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A mini-app to represent the multipole resonance representation lookup cross section algorithm.
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README.md

RSBench

Latest Github release Build Status Published in Proceedings of EASC 2014

RSBench is a mini-app representing a key computational kernel of the Monte Carlo neutron transport algorithm. Specifically, RSBench represents the multipole method of perfoming continuous energy macroscopic neutron cross section lookups. The mulitpole method is a recently developed strategy for building microscopic cross section data "on-the-fly" that requires orders of magnitude less memory storage as compared to traditional methods (e.g., those represented in XSBench). RSBench serves as a useful performance stand-in for full neutron transport applications like OpenMC that support multipole cross section representations.

Table of Contents

  1. Selecting a Programming Model
  2. Compilation
  3. Running RSBench / Command Line Interface
  4. Verification Support
  5. Theory & Algorithms
  6. Optimized Kernels
  7. Citing RSBench
  8. Development Team

Selecting A Programming Model

RSBench has been implemented in multiple different languages to target a variety of computational architectures and accelerators. The available implementations can be found in their own directories:

  1. RSBench/openmp-threading This is the "default" version of RSBench that is appropriate for serial and multicore CPU architectures. The method of parallelism is via the OpenMP threading model.

  2. RSBench/openmp-offload This method of parallelism uses OpenMP 4.5 (or newer) to map program data to a remote accelerator memory space and run targeted kernels on the accelerator. This method of parallelism could be used for a wide variety of architectures (besides CPUs) that support OpenMP 4.5 targeting. NOTE: The Makefile will likely not work by default and will need to be adjusted to utilize your OpenMP accelerator compiler.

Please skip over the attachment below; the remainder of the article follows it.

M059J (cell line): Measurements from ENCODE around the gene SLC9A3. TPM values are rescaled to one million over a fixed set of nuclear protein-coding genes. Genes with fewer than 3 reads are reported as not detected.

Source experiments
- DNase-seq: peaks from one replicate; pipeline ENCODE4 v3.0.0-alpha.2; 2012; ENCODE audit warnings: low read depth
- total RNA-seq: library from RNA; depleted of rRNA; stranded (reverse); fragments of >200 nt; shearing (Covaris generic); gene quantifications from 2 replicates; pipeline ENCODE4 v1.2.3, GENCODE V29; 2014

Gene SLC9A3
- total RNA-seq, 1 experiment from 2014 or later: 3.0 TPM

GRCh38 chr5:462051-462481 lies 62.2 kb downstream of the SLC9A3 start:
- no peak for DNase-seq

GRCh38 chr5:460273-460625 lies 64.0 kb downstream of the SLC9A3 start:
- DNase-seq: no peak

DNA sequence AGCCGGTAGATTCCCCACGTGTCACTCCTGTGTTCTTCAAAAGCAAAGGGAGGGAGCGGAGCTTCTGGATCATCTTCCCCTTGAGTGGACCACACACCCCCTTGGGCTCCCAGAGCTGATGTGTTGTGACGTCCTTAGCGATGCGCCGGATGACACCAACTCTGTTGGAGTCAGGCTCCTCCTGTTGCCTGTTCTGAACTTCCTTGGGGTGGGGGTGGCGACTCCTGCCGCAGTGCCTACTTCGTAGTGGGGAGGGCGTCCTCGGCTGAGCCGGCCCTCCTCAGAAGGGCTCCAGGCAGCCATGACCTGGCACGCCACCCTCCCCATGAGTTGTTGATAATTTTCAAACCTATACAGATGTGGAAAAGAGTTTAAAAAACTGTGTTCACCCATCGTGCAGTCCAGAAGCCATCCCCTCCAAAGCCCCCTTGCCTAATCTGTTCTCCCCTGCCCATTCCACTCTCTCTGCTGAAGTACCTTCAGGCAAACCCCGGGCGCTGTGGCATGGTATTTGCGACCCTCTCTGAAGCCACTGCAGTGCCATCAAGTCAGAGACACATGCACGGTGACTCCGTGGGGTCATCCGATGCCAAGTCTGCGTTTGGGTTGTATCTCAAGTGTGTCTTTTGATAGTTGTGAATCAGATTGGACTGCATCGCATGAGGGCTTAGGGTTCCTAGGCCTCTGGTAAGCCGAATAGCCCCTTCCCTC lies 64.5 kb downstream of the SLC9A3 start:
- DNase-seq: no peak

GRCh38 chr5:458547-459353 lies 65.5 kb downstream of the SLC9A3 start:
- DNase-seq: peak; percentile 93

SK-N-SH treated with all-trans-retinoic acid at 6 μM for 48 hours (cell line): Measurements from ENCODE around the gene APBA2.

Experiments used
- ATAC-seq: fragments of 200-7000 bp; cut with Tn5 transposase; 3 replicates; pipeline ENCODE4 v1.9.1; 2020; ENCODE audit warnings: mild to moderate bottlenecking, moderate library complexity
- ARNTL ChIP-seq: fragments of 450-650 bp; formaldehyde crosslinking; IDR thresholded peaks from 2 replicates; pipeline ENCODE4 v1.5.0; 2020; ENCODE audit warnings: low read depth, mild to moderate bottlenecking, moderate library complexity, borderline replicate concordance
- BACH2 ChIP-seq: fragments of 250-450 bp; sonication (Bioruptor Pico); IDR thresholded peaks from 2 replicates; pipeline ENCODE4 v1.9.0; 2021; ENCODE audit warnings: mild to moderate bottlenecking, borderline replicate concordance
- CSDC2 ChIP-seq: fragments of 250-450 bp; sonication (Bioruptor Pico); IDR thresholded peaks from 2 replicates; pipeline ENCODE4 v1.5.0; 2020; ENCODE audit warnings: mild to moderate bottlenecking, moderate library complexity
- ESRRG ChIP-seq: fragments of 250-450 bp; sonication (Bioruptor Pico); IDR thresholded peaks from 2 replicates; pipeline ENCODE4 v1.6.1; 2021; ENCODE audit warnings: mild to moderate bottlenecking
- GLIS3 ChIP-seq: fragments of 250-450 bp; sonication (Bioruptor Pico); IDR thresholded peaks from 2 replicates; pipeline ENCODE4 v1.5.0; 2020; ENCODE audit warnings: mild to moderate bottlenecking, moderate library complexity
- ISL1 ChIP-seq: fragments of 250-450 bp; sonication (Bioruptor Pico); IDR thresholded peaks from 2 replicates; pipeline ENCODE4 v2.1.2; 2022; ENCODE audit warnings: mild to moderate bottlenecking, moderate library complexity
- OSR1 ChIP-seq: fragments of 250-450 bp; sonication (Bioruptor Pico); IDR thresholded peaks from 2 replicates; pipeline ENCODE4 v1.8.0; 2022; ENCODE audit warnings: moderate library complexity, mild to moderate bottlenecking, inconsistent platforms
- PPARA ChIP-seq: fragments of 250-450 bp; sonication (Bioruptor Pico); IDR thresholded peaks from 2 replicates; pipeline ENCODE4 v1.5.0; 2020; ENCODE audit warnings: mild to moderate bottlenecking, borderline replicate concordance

3. RSBench/cuda This version of RSBench is written in CUDA for use with NVIDIA GPU architectures. NOTE: You will likely want to specify in the makefile the SM version for the card you are running on.

  4. RSBench/opencl This version of RSBench is written in OpenCL, and can be used for CPU, GPU, FPGA, or other architectures that support OpenCL. It was written with GPUs in mind, so if running on other architectures you may need to heavily re-optimize the code. You will also likely need to edit the makefile to supply the path to your OpenCL compiler.

  5. RSBench/sycl This version of RSBench is written in SYCL, and can be used for CPU, GPU, FPGA, or other architectures that support OpenCL and SYCL. It was written with GPUs in mind, so if running on other architectures you may need to heavily re-optimize the code. You will also likely need to edit the makefile to supply the path to your SYCL compiler.

Compilation

To compile RSBench with default settings, navigate to your selected source directory and use the following command:

make

You can alter compiler settings in the included Makefile. Alternatively, for the OpenMP threading version of RSBench you may specify a compiler via the CC environment variable and then making as normal, e.g.:

export CC=clang
make

Debugging, Optimization & Profiling

There are also a number of switches that can be set in the makefile. Here is a sample of the control panel at the top of the makefile:

OPTIMIZE = yes
DEBUG    = no
PROFILE  = no
  • Optimization enables the -O3 optimization flag.
  • Debugging enables the -g flag.
  • Profiling enables the -pg flag. When profiling the code, you may wish to significantly increase the number of lookups (with the -l flag) in order to wash out the initialization phase of the code.

Running RSBench

To run RSBench with default settings, use the following command:

./RSBench

For non-default settings, RSBench supports the following command line options:

Argument Description Options Default
-t # of OpenMP threads integer value System Default
-m Simulation method history, event history
-s Problem Size small, large, XL, XXL large
-p # of particle histories (if running using "history" method) integer value 500,000
-l # of Cross-section (XS) lookups. If using using history based method, this is lookups per particle history. If using event-based method, this is total lookups. integer value (History: 34) (Event: 17,000,000)
-p # of avg poles per nuclide integer value 1,000
-w # of windows per nuclide integer value 100
-d Flag to disable Doppler broadening
-k Optimized kernel ID integer value 0